Iyar: From Matza to Chametz
Sefirat Haomer: From Matza to Chametz!
Around Pesach time one usually hears a number of anti-chametz drashas. These are based on an image already found in Chazal; the yeitzer hara, the evil inclination, is likened to chametz, “the leaven in the dough.” It is usually pointed out that chametz causes a puffing up of the dough compared to the arrogance (subtle as it may be) lurking behind all sin. It is also pointed out that the difference behind matza and chametz can be a hairbreadth; once the dough passes that 18-minute limit it is unfit for Pesach use. This is hinted at in the Hebrew lettering of the two words. The letters “mem” and “tzadi” are common to both chametz and matza, but whereas matza has a “hei”, chametz has a “chet.” Once again, the difference between good and evil might be microscopic.
The drashos are right on the mark during Pesach, when chametz is prohibited, and we search for the meaning behind the mitzvah. However, the moment Pesach is over we go back to eating chametz – that is not permissible, but a mitzva. If chametz was only permitted, but not a mitzvah, we could just place it in the category of permissible yet problematic aspects of life, and see it as a concession to weak human nature (with the option for the pious to be stringent and eat the more spiritual matza all year). However, in a number of contexts, there is actually a mitzvah to eat chametz. The “Shtei Halechem”, the two loaves offered as a sacrifice on Shavuot in the Temple in Jerusalem are made from chametz. We must, then, search for a pro-chametz drasha, for the positive religious significance of chametz. Hagaon Rav Shlomo Fisher shlita of Jerusalem once gave over the following (It is here translated, condensed, and restated – he did not go over this, and any mistakes or inconsistencies are solely our and not his responsibility.):
Getting Presents and Saying Thank You
When someone gives a present, the proper response is to say thank you. To right away give the giver a present in return would be tactless. It would almost negate the present, transforming it into some kind of barter. One must, when receiving a present, realize that he is a receiver and simply appreciate what others do for him. [This requires special work for those used to viewing themselves as the givers/providers.]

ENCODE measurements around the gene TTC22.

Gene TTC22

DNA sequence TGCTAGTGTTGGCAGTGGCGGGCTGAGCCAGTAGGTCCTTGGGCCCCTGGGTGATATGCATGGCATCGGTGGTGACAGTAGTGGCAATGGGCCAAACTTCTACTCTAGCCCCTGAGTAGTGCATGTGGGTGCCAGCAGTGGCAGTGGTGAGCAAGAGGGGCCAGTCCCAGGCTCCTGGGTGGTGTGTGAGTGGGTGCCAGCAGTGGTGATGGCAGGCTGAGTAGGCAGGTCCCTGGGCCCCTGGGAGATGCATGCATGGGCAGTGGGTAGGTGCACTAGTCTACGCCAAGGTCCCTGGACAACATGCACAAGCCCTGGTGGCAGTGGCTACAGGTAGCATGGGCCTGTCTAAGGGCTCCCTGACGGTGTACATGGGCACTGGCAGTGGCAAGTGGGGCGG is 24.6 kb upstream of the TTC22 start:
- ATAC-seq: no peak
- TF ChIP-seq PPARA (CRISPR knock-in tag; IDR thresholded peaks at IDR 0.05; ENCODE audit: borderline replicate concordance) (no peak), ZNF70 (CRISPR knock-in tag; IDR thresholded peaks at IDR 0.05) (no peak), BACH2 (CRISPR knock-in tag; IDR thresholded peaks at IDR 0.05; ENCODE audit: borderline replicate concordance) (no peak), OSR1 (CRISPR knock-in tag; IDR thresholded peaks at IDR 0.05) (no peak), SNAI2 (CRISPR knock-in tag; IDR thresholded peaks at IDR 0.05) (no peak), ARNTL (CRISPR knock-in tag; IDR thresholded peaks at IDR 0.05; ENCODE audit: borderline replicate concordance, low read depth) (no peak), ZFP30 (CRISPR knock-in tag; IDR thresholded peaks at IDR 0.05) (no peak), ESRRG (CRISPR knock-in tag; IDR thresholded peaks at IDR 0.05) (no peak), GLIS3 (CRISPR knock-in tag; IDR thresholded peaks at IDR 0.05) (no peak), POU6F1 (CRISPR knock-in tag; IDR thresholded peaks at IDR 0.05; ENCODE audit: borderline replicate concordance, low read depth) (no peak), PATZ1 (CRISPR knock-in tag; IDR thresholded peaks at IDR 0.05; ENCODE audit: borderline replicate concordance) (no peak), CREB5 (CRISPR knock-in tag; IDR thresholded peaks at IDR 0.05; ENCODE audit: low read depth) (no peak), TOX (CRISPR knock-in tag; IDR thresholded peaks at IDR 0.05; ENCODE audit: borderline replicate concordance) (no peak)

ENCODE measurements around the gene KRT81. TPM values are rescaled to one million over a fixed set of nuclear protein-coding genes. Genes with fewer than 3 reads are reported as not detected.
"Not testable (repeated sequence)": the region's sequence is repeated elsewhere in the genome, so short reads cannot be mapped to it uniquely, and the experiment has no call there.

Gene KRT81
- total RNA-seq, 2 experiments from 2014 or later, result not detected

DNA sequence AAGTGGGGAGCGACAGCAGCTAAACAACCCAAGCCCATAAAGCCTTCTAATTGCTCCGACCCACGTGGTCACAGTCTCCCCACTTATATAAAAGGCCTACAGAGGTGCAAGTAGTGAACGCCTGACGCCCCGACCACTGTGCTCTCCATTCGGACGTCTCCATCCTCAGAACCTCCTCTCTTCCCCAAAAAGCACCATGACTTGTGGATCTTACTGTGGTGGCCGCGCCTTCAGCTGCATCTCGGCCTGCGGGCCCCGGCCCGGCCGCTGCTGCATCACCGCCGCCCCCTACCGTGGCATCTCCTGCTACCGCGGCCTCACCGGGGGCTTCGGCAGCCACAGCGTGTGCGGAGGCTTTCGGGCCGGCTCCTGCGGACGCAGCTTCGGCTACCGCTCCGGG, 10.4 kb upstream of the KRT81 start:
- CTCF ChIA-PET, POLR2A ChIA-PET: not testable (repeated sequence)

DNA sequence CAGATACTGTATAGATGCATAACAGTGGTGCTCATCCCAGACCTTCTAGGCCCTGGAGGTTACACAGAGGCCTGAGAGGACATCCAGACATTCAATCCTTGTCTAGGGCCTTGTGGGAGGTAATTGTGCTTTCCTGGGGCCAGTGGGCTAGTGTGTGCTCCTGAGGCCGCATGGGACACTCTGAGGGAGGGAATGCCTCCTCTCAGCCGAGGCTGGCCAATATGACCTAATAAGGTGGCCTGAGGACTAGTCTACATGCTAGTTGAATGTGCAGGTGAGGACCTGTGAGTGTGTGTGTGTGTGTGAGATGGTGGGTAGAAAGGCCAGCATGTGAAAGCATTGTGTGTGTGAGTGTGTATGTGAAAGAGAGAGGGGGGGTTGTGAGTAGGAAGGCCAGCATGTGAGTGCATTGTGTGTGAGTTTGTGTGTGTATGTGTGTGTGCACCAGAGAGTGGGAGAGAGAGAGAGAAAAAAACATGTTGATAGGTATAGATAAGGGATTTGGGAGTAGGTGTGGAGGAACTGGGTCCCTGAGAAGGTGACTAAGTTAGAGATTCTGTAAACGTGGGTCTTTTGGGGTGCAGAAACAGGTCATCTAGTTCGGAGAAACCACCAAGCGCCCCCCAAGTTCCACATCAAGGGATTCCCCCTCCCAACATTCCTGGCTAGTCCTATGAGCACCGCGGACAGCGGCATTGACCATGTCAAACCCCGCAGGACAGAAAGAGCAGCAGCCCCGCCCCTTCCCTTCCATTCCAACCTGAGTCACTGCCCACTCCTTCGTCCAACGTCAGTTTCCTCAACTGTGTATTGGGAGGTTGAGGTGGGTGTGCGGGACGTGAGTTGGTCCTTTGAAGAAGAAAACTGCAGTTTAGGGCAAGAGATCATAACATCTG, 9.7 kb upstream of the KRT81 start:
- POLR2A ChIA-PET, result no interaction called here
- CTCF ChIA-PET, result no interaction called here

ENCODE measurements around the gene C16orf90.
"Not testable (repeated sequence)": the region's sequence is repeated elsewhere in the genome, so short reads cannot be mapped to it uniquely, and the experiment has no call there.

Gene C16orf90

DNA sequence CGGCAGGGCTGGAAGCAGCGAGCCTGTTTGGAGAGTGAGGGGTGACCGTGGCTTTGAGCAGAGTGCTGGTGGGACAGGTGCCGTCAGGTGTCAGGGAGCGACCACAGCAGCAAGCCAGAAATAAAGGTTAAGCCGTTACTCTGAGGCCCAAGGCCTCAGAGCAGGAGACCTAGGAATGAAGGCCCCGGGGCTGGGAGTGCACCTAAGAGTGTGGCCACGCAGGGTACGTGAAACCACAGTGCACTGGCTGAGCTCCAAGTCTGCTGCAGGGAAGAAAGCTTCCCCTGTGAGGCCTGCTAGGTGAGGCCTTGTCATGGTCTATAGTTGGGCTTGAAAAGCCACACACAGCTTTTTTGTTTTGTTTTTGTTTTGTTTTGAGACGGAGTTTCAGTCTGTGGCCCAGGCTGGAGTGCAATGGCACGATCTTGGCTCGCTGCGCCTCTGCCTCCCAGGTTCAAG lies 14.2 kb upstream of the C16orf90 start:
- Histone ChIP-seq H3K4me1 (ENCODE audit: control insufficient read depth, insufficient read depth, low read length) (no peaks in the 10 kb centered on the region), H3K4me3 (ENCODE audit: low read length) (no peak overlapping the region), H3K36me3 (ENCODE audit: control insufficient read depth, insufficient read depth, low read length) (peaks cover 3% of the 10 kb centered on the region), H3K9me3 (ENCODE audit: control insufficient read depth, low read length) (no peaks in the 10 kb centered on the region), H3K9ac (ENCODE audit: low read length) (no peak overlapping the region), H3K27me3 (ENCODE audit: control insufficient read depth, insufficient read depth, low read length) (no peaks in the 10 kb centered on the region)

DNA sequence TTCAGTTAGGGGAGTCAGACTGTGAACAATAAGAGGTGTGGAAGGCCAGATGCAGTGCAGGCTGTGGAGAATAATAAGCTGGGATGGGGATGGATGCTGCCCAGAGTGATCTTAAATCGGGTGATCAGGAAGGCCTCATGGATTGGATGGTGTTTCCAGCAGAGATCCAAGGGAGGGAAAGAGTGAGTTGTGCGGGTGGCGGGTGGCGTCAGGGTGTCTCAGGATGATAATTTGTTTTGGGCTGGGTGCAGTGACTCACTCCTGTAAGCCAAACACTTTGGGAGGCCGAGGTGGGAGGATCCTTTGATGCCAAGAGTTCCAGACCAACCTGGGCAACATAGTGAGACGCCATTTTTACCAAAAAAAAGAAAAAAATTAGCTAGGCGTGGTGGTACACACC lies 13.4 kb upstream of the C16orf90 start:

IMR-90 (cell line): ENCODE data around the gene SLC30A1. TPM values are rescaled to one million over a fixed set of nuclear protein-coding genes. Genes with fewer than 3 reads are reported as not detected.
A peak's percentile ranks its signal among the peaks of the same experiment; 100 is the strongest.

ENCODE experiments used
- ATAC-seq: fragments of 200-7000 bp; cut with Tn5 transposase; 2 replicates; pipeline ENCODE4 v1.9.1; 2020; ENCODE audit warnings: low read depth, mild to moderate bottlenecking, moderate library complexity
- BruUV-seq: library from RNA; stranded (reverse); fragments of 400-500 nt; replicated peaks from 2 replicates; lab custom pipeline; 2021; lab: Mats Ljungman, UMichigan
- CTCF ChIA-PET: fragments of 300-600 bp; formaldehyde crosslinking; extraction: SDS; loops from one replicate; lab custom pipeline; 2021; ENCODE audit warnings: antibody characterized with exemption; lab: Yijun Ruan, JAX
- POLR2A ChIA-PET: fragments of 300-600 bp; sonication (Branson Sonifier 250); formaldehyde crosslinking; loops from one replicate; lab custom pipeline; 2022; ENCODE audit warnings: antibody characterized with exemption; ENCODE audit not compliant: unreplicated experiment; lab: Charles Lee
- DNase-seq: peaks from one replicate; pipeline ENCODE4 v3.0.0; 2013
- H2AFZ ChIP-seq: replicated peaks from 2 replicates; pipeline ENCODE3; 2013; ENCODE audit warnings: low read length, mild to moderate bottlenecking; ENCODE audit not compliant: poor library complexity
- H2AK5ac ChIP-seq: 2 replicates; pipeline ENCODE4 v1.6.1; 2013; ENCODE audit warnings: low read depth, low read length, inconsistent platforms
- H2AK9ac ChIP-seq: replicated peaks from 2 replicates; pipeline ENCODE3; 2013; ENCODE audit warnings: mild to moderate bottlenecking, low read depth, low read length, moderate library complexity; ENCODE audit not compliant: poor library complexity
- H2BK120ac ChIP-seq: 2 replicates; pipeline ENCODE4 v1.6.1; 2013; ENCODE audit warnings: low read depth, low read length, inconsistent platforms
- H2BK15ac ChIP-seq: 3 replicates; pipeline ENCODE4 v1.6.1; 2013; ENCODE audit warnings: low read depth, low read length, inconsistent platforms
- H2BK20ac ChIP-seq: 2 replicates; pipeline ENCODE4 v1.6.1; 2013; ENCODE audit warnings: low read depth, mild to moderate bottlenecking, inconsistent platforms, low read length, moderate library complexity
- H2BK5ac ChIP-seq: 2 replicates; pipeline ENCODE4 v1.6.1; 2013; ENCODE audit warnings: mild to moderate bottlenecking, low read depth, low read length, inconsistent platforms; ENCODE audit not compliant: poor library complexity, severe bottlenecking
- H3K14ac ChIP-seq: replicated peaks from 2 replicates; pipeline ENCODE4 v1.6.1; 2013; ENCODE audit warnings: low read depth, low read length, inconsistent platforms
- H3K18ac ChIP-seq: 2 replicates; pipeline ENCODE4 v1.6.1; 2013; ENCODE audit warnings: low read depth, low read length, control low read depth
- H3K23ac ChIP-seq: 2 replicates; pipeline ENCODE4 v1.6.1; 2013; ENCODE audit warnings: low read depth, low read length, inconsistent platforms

There is a second stage response, though, when receiving a present or a favor — to later on return the favor. When we receive a present we file the event away and wait for the proper opportunity to give a present in return. So when the neighbor helps us fix our lawnmower we just say thank you, but two weeks later we offer to baby-sit when he and his wife have a wedding to go to.
Matza and Chametz
Matza symbolizes self-negation before G-d. It is flat, showing that we are nothing without Him. Chametz, on the other hand, symbolizes our independent contribution, where G-d wanted us to use our free will to contribute to His world and bring His Presence into it. Chametz can of course get out of hand and turn into arrogance if a person loses track of where his independence came from and what he should do with it. But independence in itself is a necessary and desirable part of our religious life.
Pesach and Shavuot
On Pesach G-d reveals Himself to us with great mercy and redeems us from Egypt. Our reaction: matza. We negate ourselves to Him and just say thank you. We are totally in the receiving mode. The only tactful response to this great Chesed is to say thank you and realize how powerless we are without Him. However, we eventually wait for the chance to, so to speak, give something back to G-d. That chance comes on Shavuot, when we offer the chametz sacrifice of the two breads, the “shtei halechem.” This is our personal contribution to G-d’s world, the not overly puffed up chametz. We realize that anything we have to offer is thanks to Him, for Him, and according to His Torah (that he gave us on Shavuot). But it is our way of showing “hakarat hatov,” appreciation.